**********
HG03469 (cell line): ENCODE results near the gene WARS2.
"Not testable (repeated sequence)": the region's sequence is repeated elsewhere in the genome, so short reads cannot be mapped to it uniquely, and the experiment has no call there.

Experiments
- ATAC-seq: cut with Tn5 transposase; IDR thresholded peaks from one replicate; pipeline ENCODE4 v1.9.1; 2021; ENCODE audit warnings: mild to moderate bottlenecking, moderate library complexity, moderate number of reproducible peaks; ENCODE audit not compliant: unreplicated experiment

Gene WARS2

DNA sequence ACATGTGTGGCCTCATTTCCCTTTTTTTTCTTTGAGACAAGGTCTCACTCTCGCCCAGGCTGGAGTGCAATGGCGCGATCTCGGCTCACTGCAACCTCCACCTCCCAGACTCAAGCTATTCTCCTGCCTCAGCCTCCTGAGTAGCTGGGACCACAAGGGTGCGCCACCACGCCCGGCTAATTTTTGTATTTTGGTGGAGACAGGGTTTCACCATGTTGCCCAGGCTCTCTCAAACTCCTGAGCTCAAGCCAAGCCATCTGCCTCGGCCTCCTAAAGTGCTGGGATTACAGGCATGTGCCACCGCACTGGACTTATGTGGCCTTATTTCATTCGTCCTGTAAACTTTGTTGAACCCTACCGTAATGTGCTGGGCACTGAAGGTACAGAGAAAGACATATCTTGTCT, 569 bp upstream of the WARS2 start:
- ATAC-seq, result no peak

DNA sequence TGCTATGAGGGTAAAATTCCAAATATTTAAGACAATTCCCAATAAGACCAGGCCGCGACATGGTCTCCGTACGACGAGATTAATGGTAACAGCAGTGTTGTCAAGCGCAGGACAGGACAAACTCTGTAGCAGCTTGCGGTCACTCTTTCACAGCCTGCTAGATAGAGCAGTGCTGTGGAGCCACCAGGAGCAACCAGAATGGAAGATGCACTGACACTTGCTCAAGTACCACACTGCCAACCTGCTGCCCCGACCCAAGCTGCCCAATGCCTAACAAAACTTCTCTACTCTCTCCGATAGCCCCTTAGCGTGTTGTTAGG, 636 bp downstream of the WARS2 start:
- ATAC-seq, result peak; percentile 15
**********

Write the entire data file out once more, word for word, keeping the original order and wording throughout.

HG03469 (cell line): ENCODE results near the gene WARS2.
"Not testable (repeated sequence)": the region's sequence is repeated elsewhere in the genome, so short reads cannot be mapped to it uniquely, and the experiment has no call there.

Experiments
- ATAC-seq: cut with Tn5 transposase; IDR thresholded peaks from one replicate; pipeline ENCODE4 v1.9.1; 2021; ENCODE audit warnings: mild to moderate bottlenecking, moderate library complexity, moderate number of reproducible peaks; ENCODE audit not compliant: unreplicated experiment

Gene WARS2

DNA sequence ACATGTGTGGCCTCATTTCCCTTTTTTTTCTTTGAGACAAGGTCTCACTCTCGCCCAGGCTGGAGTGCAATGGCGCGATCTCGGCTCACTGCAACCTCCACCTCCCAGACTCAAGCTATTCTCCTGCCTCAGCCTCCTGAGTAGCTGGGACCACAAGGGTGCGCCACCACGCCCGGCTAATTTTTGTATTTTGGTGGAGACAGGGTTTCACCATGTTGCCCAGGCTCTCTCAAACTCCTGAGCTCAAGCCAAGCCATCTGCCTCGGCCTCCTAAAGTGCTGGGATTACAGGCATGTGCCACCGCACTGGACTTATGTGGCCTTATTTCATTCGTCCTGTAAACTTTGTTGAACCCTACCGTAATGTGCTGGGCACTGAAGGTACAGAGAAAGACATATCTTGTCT, 569 bp upstream of the WARS2 start:
- ATAC-seq, result no peak

DNA sequence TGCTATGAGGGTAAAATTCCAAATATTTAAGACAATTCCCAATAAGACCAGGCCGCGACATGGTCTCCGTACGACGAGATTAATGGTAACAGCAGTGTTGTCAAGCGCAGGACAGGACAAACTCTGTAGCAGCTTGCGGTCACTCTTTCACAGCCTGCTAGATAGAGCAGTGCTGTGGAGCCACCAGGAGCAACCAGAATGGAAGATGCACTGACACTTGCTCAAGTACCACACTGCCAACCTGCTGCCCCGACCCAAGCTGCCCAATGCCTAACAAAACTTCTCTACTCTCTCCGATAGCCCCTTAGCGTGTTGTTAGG, 636 bp downstream of the WARS2 start:
- ATAC-seq, result peak; percentile 15